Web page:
Published daily by the Lowy Institute

Working one for the planet

After a lifetime employed, what if people spend one last year in the job and donate their salary to charity? I’m game.

It’s easy to feel overwhelmed and impotent in the face of the manifold problems that currently confront the world (Luis Robayo/AFP via Getty Images)
It’s easy to feel overwhelmed and impotent in the face of the manifold problems that currently confront the world (Luis Robayo/AFP via Getty Images)

It’s easy to feel overwhelmed and impotent in the face of the manifold problems that currently confront the world. Pandemics, persistent poverty, great power rivalry, not to mention the spectre of runaway climate change (which will undoubtedly make all of the above worse and possibly trigger the mass migration of millions of environmental refugees) don’t encourage optimism. Little wonder the mental health of young people in particular continues to deteriorate.

It’s not hard to see why youngsters might be despairing. The current generation of international leaders – with depressingly few exceptions – could hardly be less inspiring or even competent. The prospect of US President Donald Trump actually winning the forthcoming election would deflate even the pluckiest of optimists.

It’s not necessary to rehearse the woeful record of the Australian government when it comes to climate change or creative thinking about global and regional problems to recognise that Australia is also currently part of the problem rather than the solution. Consequently, dashing off a strongly worded email to your local parliamentarian doesn’t look likely to have a world-changing impact.

And yet, given that one of the most enduring problems we collectively face is economic inequality, one thing at least some of us can do – especially as our governments become increasingly stingy – is to make a modest contribution to global wealth redistribution.

It’s difficult to enjoy being “comfortable” when you know others are not.

Even by Australian standards, someone like me is comparatively well off. By global standards, I’m gob-smackingly fortunate: not only do I live in one of the most secure, well-resourced parts of the planet, but I actually have more money than I need or feel comfortable about squandering, especially given the plight of the growing legions of the less fortunate. It’s difficult to enjoy being “comfortable” when you know others are not: globalisation means “we” know how “they” live and they know how we live.

Is it any surprise that they would like to join us in our privileged bastions of good fortune? I know I would if I were them. Why would the millions of displaced Syrian refugees want to return to their devastated homeland? Why should their immediate neighbours have to bear the principal burden of looking after them?

Let’s just assume for the sake of argument that we can persuade the Russians to stop bombing what’s left of the civilian population and we can create an environment free of the threat of physical violence. That would be no small achievement in itself, and one that can probably only really be appreciated by people who have spent large parts of their lives cowering in cellars.

Suitably emboldened by establishing peace in Syria, we might even think about rebuilding the country. After all, if we want the Syrians (and all the other refugees and would-be migrants) to either go home or stay home, they need to have a home to actually go to or stay in.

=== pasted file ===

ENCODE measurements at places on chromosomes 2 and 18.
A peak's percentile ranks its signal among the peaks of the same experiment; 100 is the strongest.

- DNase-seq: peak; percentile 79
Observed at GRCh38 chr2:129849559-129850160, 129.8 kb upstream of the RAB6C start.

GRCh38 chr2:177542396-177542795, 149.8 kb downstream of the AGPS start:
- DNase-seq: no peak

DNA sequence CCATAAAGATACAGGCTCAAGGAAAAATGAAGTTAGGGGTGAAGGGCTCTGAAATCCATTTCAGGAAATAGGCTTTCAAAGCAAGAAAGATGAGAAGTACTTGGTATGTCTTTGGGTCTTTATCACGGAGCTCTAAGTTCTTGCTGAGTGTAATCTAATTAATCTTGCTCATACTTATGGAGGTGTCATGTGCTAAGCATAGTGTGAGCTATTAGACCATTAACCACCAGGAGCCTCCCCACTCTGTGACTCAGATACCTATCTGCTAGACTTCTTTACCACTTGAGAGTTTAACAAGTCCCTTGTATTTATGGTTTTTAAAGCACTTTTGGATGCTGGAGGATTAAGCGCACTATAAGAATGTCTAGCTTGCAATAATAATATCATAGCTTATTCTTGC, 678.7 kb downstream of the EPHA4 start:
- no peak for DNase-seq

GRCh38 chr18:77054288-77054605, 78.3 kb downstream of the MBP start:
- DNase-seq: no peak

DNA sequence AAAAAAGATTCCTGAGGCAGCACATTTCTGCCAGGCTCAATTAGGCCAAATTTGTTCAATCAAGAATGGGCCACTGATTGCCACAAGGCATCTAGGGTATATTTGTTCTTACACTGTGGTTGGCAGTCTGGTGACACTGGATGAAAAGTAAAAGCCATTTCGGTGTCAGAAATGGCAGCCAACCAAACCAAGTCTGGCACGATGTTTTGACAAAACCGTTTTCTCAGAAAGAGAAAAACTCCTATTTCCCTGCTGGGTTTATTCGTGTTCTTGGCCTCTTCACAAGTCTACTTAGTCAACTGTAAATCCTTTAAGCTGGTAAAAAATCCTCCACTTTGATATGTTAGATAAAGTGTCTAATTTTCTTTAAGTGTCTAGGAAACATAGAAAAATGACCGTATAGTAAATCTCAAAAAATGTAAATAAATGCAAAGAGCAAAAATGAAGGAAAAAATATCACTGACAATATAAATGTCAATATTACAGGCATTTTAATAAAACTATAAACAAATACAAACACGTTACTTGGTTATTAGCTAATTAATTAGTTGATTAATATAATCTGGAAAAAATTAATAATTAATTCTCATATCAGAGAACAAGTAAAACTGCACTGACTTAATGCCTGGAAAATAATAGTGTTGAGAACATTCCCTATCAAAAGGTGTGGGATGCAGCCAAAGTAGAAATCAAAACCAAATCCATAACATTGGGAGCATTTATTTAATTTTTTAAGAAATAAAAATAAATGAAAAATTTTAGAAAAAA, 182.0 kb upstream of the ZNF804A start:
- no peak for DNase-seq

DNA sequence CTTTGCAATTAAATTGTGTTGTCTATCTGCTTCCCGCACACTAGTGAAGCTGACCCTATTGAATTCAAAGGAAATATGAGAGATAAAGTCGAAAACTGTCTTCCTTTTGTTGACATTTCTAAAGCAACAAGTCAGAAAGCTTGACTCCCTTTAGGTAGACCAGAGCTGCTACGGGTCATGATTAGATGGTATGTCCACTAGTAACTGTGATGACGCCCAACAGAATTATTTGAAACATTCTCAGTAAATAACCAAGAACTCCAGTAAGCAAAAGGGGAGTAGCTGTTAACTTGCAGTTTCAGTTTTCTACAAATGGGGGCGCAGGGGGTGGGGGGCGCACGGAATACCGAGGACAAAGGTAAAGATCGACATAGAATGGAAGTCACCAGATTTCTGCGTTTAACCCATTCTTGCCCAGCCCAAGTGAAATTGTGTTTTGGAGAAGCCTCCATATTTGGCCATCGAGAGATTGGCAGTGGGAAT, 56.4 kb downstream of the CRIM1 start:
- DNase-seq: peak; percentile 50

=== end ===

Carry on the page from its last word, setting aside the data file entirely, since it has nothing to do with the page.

A camp for Syrian refugees in Turkey in 2016 (European Parliament/Flickr)


Plainly, the Australian government is not going to do this. But it’s not impossible for individuals to make a contribution, and feel slightly better about themselves and the world in the process. I believe the formulation used to be something like: from each according to ability, to each according to needs.

Having become somewhat less enthused by the whole university business of late, I was thinking of retiring at the end of the year. Instead, however, I’m going to work for one more year and give my entire salary to Médecins Sans Frontières. The particular charity isn’t that important, I just think MSF is excellent and worthy of support. Engineers without borders sounds good, too.

I realise not everyone is in a position to do this. But I think those of us who can should, especially the seriously rich, who could really make a difference. But an entire year’s salary from some of our local plutocrats and captains of industry could make quite an impact, and not just materially.

If we work for 40 or 50 years, donating one for the planet doesn’t seem unreasonable for those of us who can – especially those of us who like to pontificate about what ought to be done [Ed’s note: Indeed]. It might even shame governments into making more of an effort to solve, rather than add to international problems. It’s worth remembering that for some inscrutable strategic imperative or other, even Australia bombed Syria, so we do have a moral responsibility.

No doubt this will strike many (most?) readers as fanciful and unlikely to make much of a difference to deep-seated global problems. I fear they are probably right. But it will make a difference to me, so that’s something. If the poor old Syrians (or Palestinians, or Somalis or…) hear that people in the affluent, overprivileged West are not self-absorbed and indifferent to their plight, it might make a difference to them, too. Best of all, you can save the planet from the comfort of your own home.

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